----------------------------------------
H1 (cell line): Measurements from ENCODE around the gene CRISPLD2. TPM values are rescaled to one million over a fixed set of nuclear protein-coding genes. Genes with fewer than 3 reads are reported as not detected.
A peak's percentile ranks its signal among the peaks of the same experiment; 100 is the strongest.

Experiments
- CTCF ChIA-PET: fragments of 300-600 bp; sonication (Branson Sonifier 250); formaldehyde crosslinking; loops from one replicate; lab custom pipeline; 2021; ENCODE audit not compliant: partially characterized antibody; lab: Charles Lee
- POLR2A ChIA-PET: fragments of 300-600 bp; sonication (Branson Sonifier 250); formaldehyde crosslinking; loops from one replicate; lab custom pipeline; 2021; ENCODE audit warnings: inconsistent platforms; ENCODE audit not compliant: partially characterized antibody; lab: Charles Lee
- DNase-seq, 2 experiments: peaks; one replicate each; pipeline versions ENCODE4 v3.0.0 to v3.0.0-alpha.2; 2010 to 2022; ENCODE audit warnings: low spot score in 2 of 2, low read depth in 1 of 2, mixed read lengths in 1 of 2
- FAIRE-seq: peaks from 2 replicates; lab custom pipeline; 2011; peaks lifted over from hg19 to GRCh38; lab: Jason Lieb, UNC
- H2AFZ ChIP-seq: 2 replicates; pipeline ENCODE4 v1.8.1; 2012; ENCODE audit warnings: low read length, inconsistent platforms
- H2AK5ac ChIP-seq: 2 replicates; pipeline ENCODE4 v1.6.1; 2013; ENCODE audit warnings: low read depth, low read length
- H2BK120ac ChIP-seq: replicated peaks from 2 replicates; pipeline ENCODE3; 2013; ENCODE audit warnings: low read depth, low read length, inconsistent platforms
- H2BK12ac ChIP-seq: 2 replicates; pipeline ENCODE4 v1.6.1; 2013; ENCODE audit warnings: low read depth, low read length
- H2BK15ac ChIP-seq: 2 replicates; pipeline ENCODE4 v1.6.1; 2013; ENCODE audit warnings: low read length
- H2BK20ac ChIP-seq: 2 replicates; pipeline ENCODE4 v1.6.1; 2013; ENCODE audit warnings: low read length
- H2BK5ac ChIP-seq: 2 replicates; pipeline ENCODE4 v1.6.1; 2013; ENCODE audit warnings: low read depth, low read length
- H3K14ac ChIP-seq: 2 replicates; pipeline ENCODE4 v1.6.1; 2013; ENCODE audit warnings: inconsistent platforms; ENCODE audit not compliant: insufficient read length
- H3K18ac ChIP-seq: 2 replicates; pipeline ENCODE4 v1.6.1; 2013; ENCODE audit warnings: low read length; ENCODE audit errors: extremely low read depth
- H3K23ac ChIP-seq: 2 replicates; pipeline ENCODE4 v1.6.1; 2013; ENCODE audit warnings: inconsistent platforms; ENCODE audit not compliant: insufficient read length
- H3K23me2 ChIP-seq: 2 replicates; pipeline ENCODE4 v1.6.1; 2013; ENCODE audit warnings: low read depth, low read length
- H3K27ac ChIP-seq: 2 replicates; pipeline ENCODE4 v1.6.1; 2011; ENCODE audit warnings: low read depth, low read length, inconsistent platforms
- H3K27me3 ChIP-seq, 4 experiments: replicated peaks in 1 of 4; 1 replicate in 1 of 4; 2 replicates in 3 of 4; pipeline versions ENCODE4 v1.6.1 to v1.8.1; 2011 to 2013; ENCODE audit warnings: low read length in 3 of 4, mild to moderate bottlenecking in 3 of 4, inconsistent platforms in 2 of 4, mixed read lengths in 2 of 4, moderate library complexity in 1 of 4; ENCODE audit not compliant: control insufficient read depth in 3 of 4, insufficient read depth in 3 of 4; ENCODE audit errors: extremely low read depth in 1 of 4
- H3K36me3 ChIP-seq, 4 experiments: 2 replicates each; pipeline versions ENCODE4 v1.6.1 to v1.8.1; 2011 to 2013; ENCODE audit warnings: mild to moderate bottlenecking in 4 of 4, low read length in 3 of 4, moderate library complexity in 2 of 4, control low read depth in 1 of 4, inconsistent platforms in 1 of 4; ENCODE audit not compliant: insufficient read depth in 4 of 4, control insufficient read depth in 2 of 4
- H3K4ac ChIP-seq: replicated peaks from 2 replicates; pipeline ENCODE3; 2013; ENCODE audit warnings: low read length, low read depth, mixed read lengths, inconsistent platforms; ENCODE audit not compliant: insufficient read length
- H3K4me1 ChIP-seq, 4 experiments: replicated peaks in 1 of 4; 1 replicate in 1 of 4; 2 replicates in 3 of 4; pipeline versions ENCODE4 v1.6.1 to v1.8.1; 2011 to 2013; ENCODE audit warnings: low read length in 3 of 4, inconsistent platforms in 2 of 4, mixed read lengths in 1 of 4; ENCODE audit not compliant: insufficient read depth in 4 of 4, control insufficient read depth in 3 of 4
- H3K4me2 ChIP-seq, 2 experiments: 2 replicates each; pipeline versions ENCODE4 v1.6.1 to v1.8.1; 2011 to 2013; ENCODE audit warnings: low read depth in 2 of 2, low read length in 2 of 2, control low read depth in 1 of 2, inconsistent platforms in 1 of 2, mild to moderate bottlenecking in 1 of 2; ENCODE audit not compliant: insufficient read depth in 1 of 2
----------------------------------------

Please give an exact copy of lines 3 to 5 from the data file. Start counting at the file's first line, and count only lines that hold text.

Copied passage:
Experiments
- CTCF ChIA-PET: fragments of 300-600 bp; sonication (Branson Sonifier 250); formaldehyde crosslinking; loops from one replicate; lab custom pipeline; 2021; ENCODE audit not compliant: partially characterized antibody; lab: Charles Lee
- POLR2A ChIA-PET: fragments of 300-600 bp; sonication (Branson Sonifier 250); formaldehyde crosslinking; loops from one replicate; lab custom pipeline; 2021; ENCODE audit warnings: inconsistent platforms; ENCODE audit not compliant: partially characterized antibody; lab: Charles Lee